In the earlier days of the recruitment process outsourcing (RPO) and broader talent management services industry, partnerships between providers as a means to deliver enhanced service offerings and greater geographic coverage were common. Yet, in the past couple of years, many of these partners have taken the M&A path in response to increasing buy-side desire for consistency and standardization in their recruitment operations.
The Pinstripe/Ochre House merger – announced on July 18, 2013 – certainly plays to the market’s preference for a single provider model. Yet, in their case, the drivers extended beyond buyers’ preference for a single provider model, complimentary capabilities, and a time-tested partnership construct. In fact, Pinstripe could have faced serious client, potential new business, and time-to-market losses had it not taken the merger route.
So what does Everest Group see as the key implications of Pinstripe’s and Ochre House’s union? As excerpted from our just-released breaking viewpoint on the merger:
- It trumpets the departure of partnership-based RPO models, in favor of single, end-to-end providers
- It propels the combined firm solidly into the Leaders category on Everest Group’s RPO PEAK Matrix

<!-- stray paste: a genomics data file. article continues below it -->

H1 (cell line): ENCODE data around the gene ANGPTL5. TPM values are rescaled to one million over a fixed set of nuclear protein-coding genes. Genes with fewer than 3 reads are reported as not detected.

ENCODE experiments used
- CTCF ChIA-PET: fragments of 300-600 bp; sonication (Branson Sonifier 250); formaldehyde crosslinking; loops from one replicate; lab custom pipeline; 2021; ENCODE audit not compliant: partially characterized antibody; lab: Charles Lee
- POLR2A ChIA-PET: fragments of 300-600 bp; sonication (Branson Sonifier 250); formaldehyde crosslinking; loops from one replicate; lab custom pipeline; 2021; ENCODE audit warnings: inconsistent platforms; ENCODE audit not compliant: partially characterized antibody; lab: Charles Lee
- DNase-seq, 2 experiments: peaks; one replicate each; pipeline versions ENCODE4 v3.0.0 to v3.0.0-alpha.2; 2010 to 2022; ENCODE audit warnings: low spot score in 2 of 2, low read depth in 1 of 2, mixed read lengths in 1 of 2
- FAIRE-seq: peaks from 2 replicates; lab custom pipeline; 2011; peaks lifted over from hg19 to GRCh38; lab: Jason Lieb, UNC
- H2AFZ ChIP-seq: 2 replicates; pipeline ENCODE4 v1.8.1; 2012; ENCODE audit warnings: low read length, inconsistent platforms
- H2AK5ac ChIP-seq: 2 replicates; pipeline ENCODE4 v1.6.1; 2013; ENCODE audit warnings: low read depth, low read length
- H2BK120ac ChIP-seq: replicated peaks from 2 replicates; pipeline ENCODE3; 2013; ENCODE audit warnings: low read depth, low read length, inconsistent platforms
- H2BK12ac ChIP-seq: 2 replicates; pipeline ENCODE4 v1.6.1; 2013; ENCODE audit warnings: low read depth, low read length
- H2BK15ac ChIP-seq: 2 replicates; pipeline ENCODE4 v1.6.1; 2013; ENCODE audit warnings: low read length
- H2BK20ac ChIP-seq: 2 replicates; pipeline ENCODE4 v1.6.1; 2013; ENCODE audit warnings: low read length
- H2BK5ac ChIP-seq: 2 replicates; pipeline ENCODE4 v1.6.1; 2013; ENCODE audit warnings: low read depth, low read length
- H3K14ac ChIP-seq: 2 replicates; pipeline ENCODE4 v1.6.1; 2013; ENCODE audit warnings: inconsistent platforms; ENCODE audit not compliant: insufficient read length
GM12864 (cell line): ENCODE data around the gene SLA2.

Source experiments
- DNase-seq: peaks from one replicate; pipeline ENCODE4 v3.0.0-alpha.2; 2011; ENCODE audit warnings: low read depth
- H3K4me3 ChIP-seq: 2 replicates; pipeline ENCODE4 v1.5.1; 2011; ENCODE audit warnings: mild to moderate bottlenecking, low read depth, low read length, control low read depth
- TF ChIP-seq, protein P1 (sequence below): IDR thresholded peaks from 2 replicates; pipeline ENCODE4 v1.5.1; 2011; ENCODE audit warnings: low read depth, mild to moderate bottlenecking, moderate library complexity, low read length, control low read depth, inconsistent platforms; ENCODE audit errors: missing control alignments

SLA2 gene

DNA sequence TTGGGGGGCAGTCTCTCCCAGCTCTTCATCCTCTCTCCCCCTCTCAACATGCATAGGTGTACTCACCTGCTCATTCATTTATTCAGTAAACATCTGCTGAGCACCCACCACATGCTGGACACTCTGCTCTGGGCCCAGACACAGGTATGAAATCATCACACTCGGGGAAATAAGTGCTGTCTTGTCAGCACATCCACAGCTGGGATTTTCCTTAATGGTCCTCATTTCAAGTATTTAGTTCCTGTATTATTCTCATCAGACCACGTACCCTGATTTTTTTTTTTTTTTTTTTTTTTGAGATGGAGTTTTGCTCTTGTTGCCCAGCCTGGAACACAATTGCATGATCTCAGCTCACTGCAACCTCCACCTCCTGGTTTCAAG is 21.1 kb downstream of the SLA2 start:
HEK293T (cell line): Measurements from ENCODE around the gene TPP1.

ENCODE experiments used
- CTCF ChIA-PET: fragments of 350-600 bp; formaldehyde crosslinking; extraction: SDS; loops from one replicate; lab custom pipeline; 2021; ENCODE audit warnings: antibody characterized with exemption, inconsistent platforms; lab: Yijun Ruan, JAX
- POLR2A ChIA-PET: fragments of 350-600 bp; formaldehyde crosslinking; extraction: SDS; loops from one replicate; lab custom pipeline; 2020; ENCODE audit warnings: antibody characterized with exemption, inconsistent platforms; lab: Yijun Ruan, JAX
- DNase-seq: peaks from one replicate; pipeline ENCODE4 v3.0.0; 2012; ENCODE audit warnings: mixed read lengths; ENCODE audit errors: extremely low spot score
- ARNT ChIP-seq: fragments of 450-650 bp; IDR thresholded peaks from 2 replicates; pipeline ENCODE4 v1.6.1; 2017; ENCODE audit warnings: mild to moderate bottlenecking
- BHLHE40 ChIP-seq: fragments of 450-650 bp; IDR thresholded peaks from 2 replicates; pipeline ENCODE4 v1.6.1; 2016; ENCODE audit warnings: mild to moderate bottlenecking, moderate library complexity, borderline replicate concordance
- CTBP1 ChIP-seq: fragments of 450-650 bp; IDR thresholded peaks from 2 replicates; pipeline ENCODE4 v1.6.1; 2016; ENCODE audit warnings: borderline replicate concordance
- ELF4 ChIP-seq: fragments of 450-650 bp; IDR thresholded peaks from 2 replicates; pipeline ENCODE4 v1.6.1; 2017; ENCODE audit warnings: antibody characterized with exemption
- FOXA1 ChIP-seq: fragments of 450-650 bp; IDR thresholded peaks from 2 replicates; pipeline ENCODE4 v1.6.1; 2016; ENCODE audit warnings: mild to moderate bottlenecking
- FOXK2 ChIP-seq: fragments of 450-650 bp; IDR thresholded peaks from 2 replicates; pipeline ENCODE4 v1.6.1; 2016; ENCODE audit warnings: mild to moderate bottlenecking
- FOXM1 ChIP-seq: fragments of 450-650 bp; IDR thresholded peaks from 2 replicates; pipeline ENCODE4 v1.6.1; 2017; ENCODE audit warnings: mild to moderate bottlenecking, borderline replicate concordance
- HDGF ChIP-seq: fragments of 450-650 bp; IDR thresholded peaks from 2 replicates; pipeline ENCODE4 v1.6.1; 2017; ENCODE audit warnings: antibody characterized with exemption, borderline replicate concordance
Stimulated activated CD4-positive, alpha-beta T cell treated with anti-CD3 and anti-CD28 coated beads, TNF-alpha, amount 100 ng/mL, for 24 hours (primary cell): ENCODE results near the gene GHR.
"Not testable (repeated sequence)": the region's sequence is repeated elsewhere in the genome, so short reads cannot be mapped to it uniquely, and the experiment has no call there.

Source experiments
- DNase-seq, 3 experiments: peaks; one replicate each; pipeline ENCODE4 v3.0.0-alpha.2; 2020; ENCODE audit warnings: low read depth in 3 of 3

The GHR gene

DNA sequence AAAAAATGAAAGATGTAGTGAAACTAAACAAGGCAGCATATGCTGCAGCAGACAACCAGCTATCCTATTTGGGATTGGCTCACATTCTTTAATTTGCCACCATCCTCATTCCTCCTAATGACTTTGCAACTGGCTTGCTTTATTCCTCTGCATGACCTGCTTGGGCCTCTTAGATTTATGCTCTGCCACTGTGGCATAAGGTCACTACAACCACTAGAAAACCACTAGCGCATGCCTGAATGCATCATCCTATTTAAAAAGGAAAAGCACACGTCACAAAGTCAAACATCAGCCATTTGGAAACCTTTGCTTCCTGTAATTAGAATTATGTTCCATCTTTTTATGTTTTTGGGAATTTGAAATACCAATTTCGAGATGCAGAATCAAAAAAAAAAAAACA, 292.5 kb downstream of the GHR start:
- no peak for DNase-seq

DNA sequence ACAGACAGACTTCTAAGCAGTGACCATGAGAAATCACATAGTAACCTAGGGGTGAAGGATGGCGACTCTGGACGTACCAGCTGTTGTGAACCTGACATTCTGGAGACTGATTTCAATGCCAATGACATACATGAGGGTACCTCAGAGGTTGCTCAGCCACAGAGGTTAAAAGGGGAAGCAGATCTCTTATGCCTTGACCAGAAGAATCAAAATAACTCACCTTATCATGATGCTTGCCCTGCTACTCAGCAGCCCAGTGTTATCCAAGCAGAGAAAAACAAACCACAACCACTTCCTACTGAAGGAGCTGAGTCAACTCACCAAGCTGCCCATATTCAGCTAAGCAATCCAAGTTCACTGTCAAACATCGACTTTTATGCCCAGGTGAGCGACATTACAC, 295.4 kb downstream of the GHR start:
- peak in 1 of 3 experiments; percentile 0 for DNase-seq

- It provides both companies’ clients with geographic and service expansion opportunities
- It will drive greater attention within the RPO market from the investor community
- Despite the complimentary nature of the firms, (including TAAHEED and Carmichael Fisher, which Ochre House acquired in 2012), lack of clarity on the integration path is likely to delay the synergy realization
- The combined entity will still need to figure out how to fill emerging market gaps
For more details on the merger and its impact on the market – both buy-side and sell-side – please see Everest Group’s breaking viewpoint, Pinstripe Merges with Ochre House: Demise of Partnership-Based RPO Model.